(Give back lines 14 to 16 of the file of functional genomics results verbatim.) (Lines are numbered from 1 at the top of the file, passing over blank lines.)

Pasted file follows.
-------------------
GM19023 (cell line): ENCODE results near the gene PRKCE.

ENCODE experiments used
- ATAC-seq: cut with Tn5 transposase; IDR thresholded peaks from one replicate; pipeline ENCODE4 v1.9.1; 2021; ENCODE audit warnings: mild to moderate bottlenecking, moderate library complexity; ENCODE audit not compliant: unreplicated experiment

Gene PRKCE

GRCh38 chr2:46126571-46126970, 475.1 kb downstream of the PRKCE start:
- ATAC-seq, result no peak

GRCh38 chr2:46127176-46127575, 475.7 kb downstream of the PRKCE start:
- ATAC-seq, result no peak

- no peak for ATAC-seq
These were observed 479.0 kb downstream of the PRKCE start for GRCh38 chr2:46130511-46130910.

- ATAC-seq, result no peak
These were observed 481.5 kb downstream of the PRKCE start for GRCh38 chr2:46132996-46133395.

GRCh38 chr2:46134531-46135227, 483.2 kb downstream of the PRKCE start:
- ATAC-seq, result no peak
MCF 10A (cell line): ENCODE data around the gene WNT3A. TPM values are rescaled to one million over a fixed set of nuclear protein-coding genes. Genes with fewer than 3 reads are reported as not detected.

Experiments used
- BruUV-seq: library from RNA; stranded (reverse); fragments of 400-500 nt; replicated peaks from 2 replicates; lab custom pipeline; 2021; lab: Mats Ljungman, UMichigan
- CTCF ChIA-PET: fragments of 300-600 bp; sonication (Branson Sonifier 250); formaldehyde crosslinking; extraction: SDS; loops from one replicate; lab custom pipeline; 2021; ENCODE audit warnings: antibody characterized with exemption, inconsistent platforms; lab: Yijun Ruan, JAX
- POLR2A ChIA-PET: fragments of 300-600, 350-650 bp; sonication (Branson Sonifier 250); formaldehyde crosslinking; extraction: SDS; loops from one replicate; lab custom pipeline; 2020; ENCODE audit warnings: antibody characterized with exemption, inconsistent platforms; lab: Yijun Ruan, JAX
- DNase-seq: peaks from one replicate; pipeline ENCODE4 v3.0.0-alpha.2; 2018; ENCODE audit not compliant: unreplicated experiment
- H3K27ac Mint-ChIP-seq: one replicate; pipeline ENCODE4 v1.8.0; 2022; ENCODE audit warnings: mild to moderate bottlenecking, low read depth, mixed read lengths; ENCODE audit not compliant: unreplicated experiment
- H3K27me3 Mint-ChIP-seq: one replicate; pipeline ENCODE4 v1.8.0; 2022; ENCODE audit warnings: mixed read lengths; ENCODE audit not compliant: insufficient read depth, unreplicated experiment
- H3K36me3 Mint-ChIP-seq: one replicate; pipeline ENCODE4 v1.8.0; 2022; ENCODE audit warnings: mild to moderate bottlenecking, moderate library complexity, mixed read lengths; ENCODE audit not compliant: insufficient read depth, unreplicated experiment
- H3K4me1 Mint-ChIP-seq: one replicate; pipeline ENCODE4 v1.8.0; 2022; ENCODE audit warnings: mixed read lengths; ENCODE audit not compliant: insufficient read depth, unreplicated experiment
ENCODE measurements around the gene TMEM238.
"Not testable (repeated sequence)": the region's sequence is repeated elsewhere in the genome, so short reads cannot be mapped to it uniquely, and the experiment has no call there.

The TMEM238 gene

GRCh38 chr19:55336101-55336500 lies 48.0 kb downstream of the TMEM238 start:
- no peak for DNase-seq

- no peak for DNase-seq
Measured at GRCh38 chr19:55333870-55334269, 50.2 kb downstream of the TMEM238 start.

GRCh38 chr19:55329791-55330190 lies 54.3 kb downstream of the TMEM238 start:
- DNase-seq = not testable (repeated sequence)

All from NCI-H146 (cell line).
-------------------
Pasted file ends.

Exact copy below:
- ATAC-seq, result no peak
MCF 10A (cell line): ENCODE data around the gene WNT3A. TPM values are rescaled to one million over a fixed set of nuclear protein-coding genes. Genes with fewer than 3 reads are reported as not detected.

Experiments used